Every Time I Die’s eighth full-length, Low Teens, can be described as the perfect summation of their career. The Buffalo bad boys have been crushing the metalcore/hardcore/southern rock game for well over a decade now (even if they’re one of the only bands participating in this mashup of genres). What has kept ETID alive and thriving for so long has been their ability to consistently deliver meaningful and eclectic heavy music.
Here are some thoughts on,
A few exciting records,
And one not so much.
The first single off of letlive.’s upcoming album, If I’m The Devil…, has been unleashed! “Good Mourning, America” puts up a fight against controversial issues like police brutality, race, and what it really means to protest. Check out the music video, and it’s very busy ball of red string, right here!
Defeater, who just released their full-length record Abandoned via Epitaph Records earlier this year, have just put out a surprise 7-inch. The blue vinyl, of which Epitaph is only shipping 1,000 copies, comes with “Still & True” on Side A and “Let Me Down” on Side B. These tracks were only previously available as bonus tracks on the Abandoned full-length.
In no particular order, here are the HXC Magazine staff’s favorite records from 2015!
Among the bands that played New Jersey’s Loud Fest were From The Depths, Too Close To Touch and Emarosa. Flip through the photo gallery below to see some stellar shots of their sets, and to catch vocalist Bradley Walden of Emarosa work his way from floor to ceiling and back again.
Photos by Justin LaMot
An acoustic guitar set, a 90s inspired grunge band, a hardcore band, and a pop punk act all played the same show Oct. 6th in New York City’s Gramercy Theatre. It felt like four different shows in one, or a really diverse variety show. Needless to say, I got nothing I was expecting.
Elder Brother–or apparently only the singer, Dan Rose, without the band–opened the Tuesday night show with acoustic guitar songs and some jokes while he tuned his guitar. Odd, because I was there for Defeater and I was expecting nothing but Massachusetts hardcore. As he began playing I braced myself for the worst, but Rose was definitely not bad. Elder Brother is worth checking out if you need some slower, softer music.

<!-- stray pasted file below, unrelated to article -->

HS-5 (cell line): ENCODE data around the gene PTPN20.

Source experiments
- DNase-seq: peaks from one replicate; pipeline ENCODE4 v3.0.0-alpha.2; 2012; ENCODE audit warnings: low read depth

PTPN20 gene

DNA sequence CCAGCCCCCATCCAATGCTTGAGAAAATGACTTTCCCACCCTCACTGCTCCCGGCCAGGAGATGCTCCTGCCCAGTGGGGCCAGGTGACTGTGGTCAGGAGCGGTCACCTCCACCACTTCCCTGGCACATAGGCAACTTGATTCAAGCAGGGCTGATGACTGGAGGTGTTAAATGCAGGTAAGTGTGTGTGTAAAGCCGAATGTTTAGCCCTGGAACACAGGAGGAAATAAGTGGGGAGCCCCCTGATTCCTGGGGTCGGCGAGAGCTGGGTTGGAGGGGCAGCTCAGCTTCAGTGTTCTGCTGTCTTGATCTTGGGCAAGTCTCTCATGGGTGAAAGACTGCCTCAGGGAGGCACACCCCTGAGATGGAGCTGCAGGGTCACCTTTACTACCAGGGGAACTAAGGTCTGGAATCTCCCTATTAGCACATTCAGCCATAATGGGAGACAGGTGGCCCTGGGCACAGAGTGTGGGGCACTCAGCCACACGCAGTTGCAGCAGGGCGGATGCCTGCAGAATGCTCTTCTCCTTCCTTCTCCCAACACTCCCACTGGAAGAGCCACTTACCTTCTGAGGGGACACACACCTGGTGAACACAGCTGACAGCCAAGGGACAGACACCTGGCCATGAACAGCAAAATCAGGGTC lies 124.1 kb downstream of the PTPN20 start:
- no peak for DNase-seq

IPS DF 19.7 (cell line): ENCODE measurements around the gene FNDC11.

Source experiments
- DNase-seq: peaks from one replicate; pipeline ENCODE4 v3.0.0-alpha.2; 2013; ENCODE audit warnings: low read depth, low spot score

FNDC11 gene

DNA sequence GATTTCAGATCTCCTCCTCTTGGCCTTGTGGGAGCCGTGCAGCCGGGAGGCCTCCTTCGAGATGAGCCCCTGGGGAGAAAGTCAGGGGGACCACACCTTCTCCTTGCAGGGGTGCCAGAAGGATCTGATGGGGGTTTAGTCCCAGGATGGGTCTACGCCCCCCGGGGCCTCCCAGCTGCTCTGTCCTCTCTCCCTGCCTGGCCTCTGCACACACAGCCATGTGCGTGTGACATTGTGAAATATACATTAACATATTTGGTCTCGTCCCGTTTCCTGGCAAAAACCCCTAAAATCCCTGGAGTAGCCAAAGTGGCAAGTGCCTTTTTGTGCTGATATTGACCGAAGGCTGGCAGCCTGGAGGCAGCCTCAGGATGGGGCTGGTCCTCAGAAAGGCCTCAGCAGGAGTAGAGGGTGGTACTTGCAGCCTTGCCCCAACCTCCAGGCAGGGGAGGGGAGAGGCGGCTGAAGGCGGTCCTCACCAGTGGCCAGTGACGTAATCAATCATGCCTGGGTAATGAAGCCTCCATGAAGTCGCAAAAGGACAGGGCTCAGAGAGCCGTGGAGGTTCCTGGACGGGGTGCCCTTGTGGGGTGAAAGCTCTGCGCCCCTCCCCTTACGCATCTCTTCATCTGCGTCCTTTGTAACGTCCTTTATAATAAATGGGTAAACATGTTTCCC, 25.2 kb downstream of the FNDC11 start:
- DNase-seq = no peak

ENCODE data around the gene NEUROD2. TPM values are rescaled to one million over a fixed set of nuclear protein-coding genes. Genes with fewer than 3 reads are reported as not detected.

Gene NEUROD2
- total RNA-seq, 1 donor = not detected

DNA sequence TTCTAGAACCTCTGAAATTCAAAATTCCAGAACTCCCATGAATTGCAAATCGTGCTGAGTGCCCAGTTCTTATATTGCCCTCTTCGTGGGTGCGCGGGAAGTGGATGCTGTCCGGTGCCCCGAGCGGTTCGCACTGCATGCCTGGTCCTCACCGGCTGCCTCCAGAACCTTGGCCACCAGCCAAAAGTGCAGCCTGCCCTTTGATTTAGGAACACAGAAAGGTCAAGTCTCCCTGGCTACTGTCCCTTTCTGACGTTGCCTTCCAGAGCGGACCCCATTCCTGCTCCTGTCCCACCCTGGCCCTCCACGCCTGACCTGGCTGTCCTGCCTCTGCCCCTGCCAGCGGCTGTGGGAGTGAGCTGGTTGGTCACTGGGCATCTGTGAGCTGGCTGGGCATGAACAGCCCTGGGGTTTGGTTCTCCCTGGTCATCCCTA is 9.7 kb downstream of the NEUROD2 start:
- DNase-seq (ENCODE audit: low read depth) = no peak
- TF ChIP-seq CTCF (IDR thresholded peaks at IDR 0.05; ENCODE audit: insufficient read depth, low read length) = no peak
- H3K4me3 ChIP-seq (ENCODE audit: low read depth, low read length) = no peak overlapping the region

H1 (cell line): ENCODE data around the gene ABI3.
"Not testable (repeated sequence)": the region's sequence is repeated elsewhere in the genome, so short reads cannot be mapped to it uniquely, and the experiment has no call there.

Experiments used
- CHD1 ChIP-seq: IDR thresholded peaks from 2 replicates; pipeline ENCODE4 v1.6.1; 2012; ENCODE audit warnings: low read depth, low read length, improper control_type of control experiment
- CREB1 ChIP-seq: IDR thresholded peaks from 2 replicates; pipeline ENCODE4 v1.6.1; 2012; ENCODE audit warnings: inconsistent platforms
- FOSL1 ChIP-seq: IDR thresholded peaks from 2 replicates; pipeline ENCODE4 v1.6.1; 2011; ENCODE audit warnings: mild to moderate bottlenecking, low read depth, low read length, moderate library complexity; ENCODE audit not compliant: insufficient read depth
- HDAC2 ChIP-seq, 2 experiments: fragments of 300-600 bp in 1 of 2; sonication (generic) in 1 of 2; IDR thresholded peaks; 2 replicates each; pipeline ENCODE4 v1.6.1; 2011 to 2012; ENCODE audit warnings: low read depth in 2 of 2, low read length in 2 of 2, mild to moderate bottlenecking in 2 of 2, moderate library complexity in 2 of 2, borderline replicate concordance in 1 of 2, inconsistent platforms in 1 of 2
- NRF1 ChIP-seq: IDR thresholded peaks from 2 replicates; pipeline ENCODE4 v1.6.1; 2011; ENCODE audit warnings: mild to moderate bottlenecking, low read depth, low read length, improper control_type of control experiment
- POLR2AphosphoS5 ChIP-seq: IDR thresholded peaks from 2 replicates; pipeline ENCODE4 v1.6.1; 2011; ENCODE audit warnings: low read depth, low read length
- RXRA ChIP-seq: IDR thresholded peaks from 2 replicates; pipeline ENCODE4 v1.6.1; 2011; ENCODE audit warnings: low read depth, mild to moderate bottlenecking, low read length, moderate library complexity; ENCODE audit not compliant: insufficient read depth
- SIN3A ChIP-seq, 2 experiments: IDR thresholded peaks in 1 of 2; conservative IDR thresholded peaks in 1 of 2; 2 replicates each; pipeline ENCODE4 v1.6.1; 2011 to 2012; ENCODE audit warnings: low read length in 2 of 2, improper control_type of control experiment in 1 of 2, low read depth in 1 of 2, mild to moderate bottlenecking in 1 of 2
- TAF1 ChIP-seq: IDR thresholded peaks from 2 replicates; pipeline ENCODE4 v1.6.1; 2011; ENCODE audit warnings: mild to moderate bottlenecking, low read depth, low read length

Superheaven, which can easily be called a Nirvana copycat, came on next with some catchy, grungy tunes. Nothing you haven’t heard before and I was getting restless for some heavy shit, not to mention the air conditioning was on full blast on a chilly October evening. I wanted to see movement.
Then Defeater came on fast and hard. Most bands don’t sound like their recordings during live performances. Defeater is no exception. Drums generally overpower vocals at live events and sometimes the vocals suffer without the magic of post-production. Defeater is an exception in this case. This was one of the best performances I have seen. Derek Archambault’s impassioned screaming was loud and clear. His voice took over the Gramercy and commanded the crowd’s attention and movement. The drums, which sometimes seem like a distant background on their digital tracks, crashed and battered through the rhythmic guitars louder than expected. Drummer Joe Longobardi was mesmerizing by himself, enjoying the moment and lost in his own little world of a drum kit.